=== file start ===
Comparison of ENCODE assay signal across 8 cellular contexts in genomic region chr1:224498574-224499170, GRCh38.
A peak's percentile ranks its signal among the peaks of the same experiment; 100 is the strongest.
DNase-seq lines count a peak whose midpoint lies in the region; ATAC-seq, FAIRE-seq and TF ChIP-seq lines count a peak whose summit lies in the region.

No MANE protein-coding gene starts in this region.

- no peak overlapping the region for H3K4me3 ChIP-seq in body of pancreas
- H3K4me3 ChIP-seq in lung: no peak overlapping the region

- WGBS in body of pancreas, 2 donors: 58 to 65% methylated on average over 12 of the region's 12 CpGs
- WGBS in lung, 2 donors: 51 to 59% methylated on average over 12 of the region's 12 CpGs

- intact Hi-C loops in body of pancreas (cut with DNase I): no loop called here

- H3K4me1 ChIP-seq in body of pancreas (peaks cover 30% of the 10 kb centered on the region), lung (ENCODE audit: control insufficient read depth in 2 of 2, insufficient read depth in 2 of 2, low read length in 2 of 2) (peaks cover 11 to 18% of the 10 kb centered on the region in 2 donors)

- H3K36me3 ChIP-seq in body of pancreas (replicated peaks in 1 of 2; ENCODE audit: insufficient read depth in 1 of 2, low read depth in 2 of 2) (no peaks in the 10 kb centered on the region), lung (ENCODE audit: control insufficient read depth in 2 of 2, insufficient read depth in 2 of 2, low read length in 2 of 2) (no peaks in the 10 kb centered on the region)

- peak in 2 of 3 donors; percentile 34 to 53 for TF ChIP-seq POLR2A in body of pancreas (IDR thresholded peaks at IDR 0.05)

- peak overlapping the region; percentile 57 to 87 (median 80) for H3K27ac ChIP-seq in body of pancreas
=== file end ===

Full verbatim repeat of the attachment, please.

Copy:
Comparison of ENCODE assay signal across 8 cellular contexts in genomic region chr1:224498574-224499170, GRCh38.
A peak's percentile ranks its signal among the peaks of the same experiment; 100 is the strongest.
DNase-seq lines count a peak whose midpoint lies in the region; ATAC-seq, FAIRE-seq and TF ChIP-seq lines count a peak whose summit lies in the region.

No MANE protein-coding gene starts in this region.

- no peak overlapping the region for H3K4me3 ChIP-seq in body of pancreas
- H3K4me3 ChIP-seq in lung: no peak overlapping the region

- WGBS in body of pancreas, 2 donors: 58 to 65% methylated on average over 12 of the region's 12 CpGs
- WGBS in lung, 2 donors: 51 to 59% methylated on average over 12 of the region's 12 CpGs

- intact Hi-C loops in body of pancreas (cut with DNase I): no loop called here

- H3K4me1 ChIP-seq in body of pancreas (peaks cover 30% of the 10 kb centered on the region), lung (ENCODE audit: control insufficient read depth in 2 of 2, insufficient read depth in 2 of 2, low read length in 2 of 2) (peaks cover 11 to 18% of the 10 kb centered on the region in 2 donors)

- H3K36me3 ChIP-seq in body of pancreas (replicated peaks in 1 of 2; ENCODE audit: insufficient read depth in 1 of 2, low read depth in 2 of 2) (no peaks in the 10 kb centered on the region), lung (ENCODE audit: control insufficient read depth in 2 of 2, insufficient read depth in 2 of 2, low read length in 2 of 2) (no peaks in the 10 kb centered on the region)

- peak in 2 of 3 donors; percentile 34 to 53 for TF ChIP-seq POLR2A in body of pancreas (IDR thresholded peaks at IDR 0.05)

- peak overlapping the region; percentile 57 to 87 (median 80) for H3K27ac ChIP-seq in body of pancreas